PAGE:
Environmental Health and Safety (EHS)

Glove Use
Frequently Asked Questions about Glove Use at UT Health Science Center at San Antonio

1. When should gloves be worn?
Gloves should be worn when your hands may come into contact with potentially infectious material, radioactive material, or hazardous chemicals.

 

2. Why should I remove my gloves before exiting the lab?
It is standard microbiological practice to remove all personal protective equipment (PPE) prior to exiting the laboratory. This applies to all lab personnel working at all biosafety levels (1-4). This prevents any possible contamination of "clean" areas such as restrooms, elevators, offices, and cafeterias.

 

3. If I don't work with any hazardous material, but I do wear gloves for other reasons, what is the concern?
When you are seen wearing gloves in the hallway, the general public perception is that you have been handling something that is possibly harmful to humans. Furthermore, if you have been working with or handling potentially harmful materials, your gloves may be contaminated and you may not even know it!

 

4. What if I have to transport hazardous material, such as a rack of tubes containing radioactive material, from one lab to another?
The recommended method of transporting hazardous material within UT Health Science Center at San Antonio is to utilize secondary containment. Secondary containment must be clean and uncontaminated and can range from plastic tubs, containers, or lab carts. This method allows your hands to be free from exposure to any hazardous material thus eliminating your need to wear gloves.

 

5. Do I need special equipment or carts to move hazardous material through the hallway?
The equipment used to transport hazardous material within the corridors should be sturdy and uncontaminated. The lab carts should have an upper lip to minimize accidental tip over during transport. Clean diaper pads should also be placed to help absorb any accidental spills during transport.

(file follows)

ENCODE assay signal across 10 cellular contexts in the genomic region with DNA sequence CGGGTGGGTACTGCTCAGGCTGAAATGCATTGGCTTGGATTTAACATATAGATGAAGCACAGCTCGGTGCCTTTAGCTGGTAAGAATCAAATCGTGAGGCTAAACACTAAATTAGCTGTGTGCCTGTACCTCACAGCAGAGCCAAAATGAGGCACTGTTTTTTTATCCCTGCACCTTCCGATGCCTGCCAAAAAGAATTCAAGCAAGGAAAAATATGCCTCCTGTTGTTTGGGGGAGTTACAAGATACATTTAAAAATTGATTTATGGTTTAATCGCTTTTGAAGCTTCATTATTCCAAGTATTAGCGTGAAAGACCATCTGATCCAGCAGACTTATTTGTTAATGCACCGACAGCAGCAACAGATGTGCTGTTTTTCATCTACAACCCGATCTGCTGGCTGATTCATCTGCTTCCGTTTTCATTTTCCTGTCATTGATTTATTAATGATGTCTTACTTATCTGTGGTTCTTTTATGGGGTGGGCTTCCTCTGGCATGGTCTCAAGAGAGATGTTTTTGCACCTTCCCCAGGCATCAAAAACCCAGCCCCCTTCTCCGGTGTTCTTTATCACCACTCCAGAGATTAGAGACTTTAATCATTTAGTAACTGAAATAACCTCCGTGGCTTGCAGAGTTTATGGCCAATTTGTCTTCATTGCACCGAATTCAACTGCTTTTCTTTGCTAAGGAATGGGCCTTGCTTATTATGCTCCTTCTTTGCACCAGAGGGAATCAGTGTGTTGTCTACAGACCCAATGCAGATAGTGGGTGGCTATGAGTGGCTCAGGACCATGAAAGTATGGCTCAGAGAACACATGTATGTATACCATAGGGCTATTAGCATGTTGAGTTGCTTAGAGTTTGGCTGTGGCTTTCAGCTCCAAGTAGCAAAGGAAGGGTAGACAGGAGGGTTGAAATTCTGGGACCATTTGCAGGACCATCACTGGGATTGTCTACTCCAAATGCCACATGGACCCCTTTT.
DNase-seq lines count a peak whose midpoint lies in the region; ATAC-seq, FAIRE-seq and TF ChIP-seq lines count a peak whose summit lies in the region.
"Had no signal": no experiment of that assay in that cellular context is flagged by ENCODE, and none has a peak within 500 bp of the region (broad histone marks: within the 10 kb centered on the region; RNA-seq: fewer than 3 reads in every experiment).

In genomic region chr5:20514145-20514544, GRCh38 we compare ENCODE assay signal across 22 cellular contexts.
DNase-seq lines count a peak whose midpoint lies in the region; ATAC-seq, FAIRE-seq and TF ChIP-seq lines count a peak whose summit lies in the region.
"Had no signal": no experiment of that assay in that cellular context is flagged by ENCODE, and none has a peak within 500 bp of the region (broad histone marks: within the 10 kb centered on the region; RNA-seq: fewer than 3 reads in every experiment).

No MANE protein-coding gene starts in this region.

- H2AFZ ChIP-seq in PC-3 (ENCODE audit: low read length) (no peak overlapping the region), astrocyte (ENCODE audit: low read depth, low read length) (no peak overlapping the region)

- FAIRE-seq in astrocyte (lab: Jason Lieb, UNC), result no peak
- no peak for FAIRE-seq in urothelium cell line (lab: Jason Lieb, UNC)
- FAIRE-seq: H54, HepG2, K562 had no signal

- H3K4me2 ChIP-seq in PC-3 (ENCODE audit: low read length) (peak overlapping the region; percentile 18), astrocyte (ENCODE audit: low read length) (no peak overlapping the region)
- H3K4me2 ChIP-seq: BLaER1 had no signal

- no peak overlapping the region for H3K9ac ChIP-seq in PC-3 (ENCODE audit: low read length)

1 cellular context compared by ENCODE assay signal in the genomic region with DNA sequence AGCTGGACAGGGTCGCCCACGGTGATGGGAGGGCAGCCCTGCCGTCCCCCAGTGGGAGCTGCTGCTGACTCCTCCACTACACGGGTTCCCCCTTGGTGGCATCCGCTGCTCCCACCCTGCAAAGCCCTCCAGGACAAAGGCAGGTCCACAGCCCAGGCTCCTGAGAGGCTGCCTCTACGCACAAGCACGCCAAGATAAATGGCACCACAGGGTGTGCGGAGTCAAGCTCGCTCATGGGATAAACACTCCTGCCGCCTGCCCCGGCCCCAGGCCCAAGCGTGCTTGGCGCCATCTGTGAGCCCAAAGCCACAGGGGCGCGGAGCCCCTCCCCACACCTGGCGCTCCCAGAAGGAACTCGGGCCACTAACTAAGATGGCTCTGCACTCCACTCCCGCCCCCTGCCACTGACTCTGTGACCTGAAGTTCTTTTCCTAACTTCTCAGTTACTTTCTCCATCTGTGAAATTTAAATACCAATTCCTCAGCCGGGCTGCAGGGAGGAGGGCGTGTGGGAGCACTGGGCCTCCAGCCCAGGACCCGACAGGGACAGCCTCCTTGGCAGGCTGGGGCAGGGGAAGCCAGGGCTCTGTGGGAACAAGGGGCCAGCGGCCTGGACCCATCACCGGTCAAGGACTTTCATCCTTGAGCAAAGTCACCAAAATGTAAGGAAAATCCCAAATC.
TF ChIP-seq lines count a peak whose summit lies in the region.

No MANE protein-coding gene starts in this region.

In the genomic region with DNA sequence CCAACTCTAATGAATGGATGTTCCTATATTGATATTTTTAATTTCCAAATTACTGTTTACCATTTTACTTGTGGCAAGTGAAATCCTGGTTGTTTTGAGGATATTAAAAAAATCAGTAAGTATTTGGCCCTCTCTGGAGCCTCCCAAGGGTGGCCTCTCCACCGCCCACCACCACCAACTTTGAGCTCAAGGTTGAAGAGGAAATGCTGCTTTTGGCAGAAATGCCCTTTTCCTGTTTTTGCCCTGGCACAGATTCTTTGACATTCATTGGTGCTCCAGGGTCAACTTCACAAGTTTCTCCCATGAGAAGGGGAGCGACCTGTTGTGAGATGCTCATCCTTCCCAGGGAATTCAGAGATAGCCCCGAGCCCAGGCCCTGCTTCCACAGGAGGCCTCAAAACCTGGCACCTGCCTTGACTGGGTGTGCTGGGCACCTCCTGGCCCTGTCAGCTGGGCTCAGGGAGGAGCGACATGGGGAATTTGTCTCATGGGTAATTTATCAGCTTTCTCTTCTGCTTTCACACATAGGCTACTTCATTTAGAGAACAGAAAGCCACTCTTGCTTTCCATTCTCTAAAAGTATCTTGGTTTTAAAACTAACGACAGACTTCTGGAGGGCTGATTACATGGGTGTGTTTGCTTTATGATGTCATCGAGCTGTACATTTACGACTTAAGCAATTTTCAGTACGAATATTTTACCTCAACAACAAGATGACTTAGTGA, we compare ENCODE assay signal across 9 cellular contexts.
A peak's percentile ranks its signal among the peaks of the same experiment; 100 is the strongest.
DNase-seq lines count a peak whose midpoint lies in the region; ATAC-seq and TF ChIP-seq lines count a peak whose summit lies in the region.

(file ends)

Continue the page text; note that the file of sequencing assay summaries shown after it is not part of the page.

6. When would it be acceptable to wear gloves in the hallways?
In cases where secondary containment cannot be used, you may feel more safe wearing gloves. If this is the case, we recommend that you keep one hand un-gloved for the purpose of opening doors, entering and exiting elevators. The other hand can then be gloved for the purpose of carrying any potentially hazardous material. If you are transporting materials requiring the use of two hands, then the recommendation is to use a clean, uncontaminated lab cart.

 

7. What if I have questions about the types of gloves that are available?
There are several types of gloves available for various uses. No glove is completely chemically-resistant; however, there are a number of different types of gloves available depending on the type of chemical used, and duration of exposure to that chemical. Please refer to the following websites for information, or contact the Environmental Health & Safety Office, 567-2955.

8. What if I have a latex allergy?
Please refer to the Bloodborne Pathogen Exposure Control Plan which is available on the Environmental Health & Safety website.

 

9. I have seen people coming out of labs wearing gloves and then pressing the buttons for the elevator. What should I do?
If you witness anyone in the hallway wearing gloves, please contact the Environmental Health & Safety Office, 1.343T, 567-2955.